Moving a barn is a very big job — especially if it happens to be the year 1949.
The big red barn here at Clucky Dickens Farm was built in 1918—we knew that much when we moved here in 2011. But we’d heard a rumor the barn was not built on our farm, but was instead hauled here many years ago in one piece from a property a couple miles away.
I didn’t quite believe it. I mean, how do you go about moving a barn in rural America in the 40s?
Then I was blessed with a book of old pictures from one of the gents who actually grew up on this farm.
Moving a barn: it’s a hard job, and someone had to do it.
In February of 1949, when the ol’ dirt roads were good and frozen solid, Big Red was somehow loaded up on a truck to move to its new location.
Long, thick beams were stuck through the width of the barn and out the windows. Up she went…and down the road. Moving a barn was a slow process, especially when the truck had to try and make the corners of the road.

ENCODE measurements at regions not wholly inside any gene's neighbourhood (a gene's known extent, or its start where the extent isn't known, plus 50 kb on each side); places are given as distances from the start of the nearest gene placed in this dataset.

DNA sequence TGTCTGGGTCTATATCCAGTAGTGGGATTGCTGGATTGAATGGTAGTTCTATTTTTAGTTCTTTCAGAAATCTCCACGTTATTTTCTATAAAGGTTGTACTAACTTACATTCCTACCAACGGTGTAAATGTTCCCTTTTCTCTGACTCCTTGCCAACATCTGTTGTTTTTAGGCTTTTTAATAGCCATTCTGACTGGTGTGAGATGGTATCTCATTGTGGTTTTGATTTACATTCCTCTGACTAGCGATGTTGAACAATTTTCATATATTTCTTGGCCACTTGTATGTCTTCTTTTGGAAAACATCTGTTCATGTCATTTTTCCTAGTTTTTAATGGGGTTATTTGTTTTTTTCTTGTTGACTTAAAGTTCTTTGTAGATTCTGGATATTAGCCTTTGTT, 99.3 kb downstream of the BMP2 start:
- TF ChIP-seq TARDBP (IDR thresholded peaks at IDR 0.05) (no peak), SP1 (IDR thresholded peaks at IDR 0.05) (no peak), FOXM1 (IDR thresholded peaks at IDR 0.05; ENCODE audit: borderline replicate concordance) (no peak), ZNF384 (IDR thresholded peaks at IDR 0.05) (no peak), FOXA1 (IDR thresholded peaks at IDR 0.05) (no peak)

The truck that was carrying her actually had to be fixed at one point and so Big Red just hung out in the road (on the truck) for a couple days.
Apparently that was just fine and dandy in rural Minnesota in 1949.
Moving a barn: So glad she made it!
I’m glad she made it to her current spot. (These pictures show there used to be a second barn here. See it off to the right?)
The photo album I was given showed many pictures of moving the barn, but it also contained so many wonderful photos of the barn that used to be on the property, electric coming to the farm, changes to the homestead, his parents, even the original farmhouse.
Can you say best. farm-warming. present. ever?
It’s hard to describe the connection that is felt when you are handed a book of pictures that shows the black and white history of the place you now call home, by someone who called it home long ago.
But I can say this: when a gentleman stands in the yard of his childhood home and says to you, “Gosh, you remind me so much of my mom,”….
…you know you’re in the right place. You’ve found the place you belong.
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